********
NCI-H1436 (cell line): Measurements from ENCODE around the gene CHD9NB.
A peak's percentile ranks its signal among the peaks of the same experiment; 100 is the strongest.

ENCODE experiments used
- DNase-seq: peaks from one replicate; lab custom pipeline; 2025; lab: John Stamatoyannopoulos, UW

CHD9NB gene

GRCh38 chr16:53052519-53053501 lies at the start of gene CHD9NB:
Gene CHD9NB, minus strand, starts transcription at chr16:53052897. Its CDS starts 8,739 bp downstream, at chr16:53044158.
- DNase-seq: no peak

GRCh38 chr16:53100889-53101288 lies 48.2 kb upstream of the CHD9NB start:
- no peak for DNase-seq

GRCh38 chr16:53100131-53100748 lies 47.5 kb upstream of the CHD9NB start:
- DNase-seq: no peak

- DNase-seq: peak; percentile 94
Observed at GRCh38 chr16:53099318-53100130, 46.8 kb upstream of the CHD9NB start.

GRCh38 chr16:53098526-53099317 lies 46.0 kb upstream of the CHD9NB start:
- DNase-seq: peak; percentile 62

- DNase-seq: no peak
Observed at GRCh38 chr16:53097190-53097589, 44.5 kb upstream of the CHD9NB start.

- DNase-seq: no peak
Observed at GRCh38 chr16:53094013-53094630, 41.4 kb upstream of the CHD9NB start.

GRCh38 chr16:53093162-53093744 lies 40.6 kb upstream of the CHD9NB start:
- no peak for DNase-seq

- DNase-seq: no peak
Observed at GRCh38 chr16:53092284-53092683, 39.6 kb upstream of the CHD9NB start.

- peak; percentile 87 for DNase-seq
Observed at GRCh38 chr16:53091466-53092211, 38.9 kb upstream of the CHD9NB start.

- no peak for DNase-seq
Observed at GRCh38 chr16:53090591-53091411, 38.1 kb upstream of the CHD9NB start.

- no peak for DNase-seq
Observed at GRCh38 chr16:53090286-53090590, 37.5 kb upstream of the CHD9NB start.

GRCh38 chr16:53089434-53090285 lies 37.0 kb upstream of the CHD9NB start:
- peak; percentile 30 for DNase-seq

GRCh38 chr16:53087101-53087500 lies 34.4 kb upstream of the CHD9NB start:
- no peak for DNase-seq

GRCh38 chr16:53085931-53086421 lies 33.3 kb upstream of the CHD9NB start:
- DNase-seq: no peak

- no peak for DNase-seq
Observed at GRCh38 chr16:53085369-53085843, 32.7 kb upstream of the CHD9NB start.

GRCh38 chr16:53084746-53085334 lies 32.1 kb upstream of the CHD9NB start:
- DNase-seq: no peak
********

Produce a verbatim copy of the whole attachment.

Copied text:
NCI-H1436 (cell line): Measurements from ENCODE around the gene CHD9NB.
A peak's percentile ranks its signal among the peaks of the same experiment; 100 is the strongest.

ENCODE experiments used
- DNase-seq: peaks from one replicate; lab custom pipeline; 2025; lab: John Stamatoyannopoulos, UW

CHD9NB gene

GRCh38 chr16:53052519-53053501 lies at the start of gene CHD9NB:
Gene CHD9NB, minus strand, starts transcription at chr16:53052897. Its CDS starts 8,739 bp downstream, at chr16:53044158.
- DNase-seq: no peak

GRCh38 chr16:53100889-53101288 lies 48.2 kb upstream of the CHD9NB start:
- no peak for DNase-seq

GRCh38 chr16:53100131-53100748 lies 47.5 kb upstream of the CHD9NB start:
- DNase-seq: no peak

- DNase-seq: peak; percentile 94
Observed at GRCh38 chr16:53099318-53100130, 46.8 kb upstream of the CHD9NB start.

GRCh38 chr16:53098526-53099317 lies 46.0 kb upstream of the CHD9NB start:
- DNase-seq: peak; percentile 62

- DNase-seq: no peak
Observed at GRCh38 chr16:53097190-53097589, 44.5 kb upstream of the CHD9NB start.

- DNase-seq: no peak
Observed at GRCh38 chr16:53094013-53094630, 41.4 kb upstream of the CHD9NB start.

GRCh38 chr16:53093162-53093744 lies 40.6 kb upstream of the CHD9NB start:
- no peak for DNase-seq

- DNase-seq: no peak
Observed at GRCh38 chr16:53092284-53092683, 39.6 kb upstream of the CHD9NB start.

- peak; percentile 87 for DNase-seq
Observed at GRCh38 chr16:53091466-53092211, 38.9 kb upstream of the CHD9NB start.

- no peak for DNase-seq
Observed at GRCh38 chr16:53090591-53091411, 38.1 kb upstream of the CHD9NB start.

- no peak for DNase-seq
Observed at GRCh38 chr16:53090286-53090590, 37.5 kb upstream of the CHD9NB start.

GRCh38 chr16:53089434-53090285 lies 37.0 kb upstream of the CHD9NB start:
- peak; percentile 30 for DNase-seq

GRCh38 chr16:53087101-53087500 lies 34.4 kb upstream of the CHD9NB start:
- no peak for DNase-seq

GRCh38 chr16:53085931-53086421 lies 33.3 kb upstream of the CHD9NB start:
- DNase-seq: no peak

- no peak for DNase-seq
Observed at GRCh38 chr16:53085369-53085843, 32.7 kb upstream of the CHD9NB start.

GRCh38 chr16:53084746-53085334 lies 32.1 kb upstream of the CHD9NB start:
- DNase-seq: no peak